Palace went on to end the season on 45 points, 38 of which were picked up once Pulis was put in charge. Palace’s resurgence was so impressive under Pulis that the points they picked up from his appointment in November (38 pts) alone would’ve been enough to secure safety with 17th placed ended the season on 33 points. It wasn’t like there was a massive change in personnel under Pulis that you could attribute to their success, he took over outside the transfer window and during January his 4 signings were Jason Puncheon, who was already on a one year loan at the club from the summer, Wayne Hennessey who since signing has still only made 2 league appearances for the club, Joe Ledley and Scott Dann. The two latter were typical Pulis signings. Joe Ledley proved in his time at Celtic to be a tireless worker in the midfield and physical presence, while the former Blackburn man Scott Dann was the archetypal Pulis centre-back with his height, strength and no nonsense approach to defending. This all speaks to Pulis and what is at the core of his managerial success, his man management. He has the ability to get out of a group of players what others cannot. Palaces’s success last season and then struggles under Warnock this season support this idea

The question now is can that man management be of benefit to West Brom and their season. It’s clear from interviews with some of the players they are happy with his appointment. Already there are players praising his approach to both training and matches. Their confidence comes from his confident approach to management, which must be helpful because as a player there must be nothing worse when you are low on confidence than seeing your manager suffering the same. It is early days in his time at the baggies but even just a quick look at Saido Berahino’s form could be attributed to Pulis and his arrival.

Berahino started the season in magnificent form, he had netted 7 goals in his first 9 appearances. Obviously this led to an England call-up and the typical rumours circulating of a big January move to one of the top sides. Then the young England international went on an incredible 10 game scoring drought and he was brought up on a DUI charge at the same time. Confidence must’ve been low for Berahino. The potential damage to his promising career would obviously be enough to destroy any young player’s confidence. Then “the Tony Pulis effect’ came into play. Since his appointment Berahino has found the net now 6 times, admittedly 4 of those goals were against Gateshead in the cup but for a striker struggling for goals they all count towards helping gain back that confidence. For me it’s no coincidence that Pulis’s arrival coincided with Berahino’s individual performances in front of goal. Now, in the January transfer window those rumours about Berahino getting a move are back, the difference a change in manager can make. At this stage it’s possible that “the Tony Pulis effect” is more in the mind than his actual contribution. He has a reputation that precedes him that will give players confidence before he has even began to start making his mark on then in training and match days.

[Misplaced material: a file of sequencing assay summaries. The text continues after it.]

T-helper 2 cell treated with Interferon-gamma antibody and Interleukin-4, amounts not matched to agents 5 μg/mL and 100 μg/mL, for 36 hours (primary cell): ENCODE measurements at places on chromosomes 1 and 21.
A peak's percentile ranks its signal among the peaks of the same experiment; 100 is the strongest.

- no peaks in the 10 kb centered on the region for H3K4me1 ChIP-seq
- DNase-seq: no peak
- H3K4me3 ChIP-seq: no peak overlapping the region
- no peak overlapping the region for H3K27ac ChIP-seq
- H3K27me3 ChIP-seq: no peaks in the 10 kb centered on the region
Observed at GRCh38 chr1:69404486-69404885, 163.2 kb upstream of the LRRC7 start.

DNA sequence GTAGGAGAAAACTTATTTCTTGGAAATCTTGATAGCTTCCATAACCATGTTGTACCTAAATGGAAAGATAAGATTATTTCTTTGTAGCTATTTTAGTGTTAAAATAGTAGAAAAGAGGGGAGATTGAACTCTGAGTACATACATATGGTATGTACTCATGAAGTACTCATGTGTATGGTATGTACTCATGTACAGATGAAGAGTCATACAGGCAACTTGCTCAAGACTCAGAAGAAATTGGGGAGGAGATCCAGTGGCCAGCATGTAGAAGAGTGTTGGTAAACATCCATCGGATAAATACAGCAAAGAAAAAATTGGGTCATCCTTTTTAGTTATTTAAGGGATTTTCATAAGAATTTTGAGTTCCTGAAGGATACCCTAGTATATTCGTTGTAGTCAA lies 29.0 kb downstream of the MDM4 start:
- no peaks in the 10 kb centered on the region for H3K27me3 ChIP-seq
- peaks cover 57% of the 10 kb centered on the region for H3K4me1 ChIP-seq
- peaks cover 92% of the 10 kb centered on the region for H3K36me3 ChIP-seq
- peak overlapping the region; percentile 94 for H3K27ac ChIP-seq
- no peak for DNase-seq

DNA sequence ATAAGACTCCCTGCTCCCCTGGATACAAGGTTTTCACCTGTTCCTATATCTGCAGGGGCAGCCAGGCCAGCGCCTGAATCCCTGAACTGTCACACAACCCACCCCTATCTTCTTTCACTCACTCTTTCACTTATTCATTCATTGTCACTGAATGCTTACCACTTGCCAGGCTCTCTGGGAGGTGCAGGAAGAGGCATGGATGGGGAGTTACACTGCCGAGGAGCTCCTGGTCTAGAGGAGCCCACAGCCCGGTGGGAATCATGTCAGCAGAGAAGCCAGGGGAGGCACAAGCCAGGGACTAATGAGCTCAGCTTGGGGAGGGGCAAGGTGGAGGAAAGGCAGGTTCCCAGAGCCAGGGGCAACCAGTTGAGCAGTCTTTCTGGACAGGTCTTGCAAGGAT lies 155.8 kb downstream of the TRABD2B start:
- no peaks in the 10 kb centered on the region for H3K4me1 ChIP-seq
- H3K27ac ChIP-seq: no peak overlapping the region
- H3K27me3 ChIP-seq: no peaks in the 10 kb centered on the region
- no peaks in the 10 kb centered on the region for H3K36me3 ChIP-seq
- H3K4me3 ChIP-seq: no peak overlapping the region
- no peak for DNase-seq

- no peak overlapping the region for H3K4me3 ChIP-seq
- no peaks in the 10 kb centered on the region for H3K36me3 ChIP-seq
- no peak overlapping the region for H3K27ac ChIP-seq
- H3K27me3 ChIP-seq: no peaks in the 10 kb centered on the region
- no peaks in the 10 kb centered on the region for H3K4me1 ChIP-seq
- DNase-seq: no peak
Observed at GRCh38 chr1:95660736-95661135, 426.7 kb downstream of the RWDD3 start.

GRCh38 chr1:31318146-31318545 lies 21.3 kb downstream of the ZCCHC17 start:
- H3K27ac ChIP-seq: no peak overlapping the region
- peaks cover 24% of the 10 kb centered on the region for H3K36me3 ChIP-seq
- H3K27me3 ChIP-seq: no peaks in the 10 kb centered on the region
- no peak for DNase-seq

His recent history speaks for itself and a betting man would now believe that West Brom will survive the drop which a few weeks ago didn’t seem so likely. He would also probably try and shoe horn as much of the West Brom defence as he can into his fantasy team. It’s a belief of West Brom fans and neutrals, it’s a belief pundits have, it’s a belief that as a result the players have and you can bet it’s a belief that Pulis himself has. The belief that a club Tony Pulis is in charge of will not be relegated from the Premier League. As mentioned it is early days in his tenure in the Midlands but I can’t see this being the side that breaks the Welshman’s impressive record of never suffering relegation. The banners at the Hawthorns should read “In Pulis We Trust”, and if you don’t recent history tells us you should.

Joshua Smith
Joshua Smithhttp://www.writerjsmith.com
Avid football fan and keen writer with a flair for expression and an opinion to share.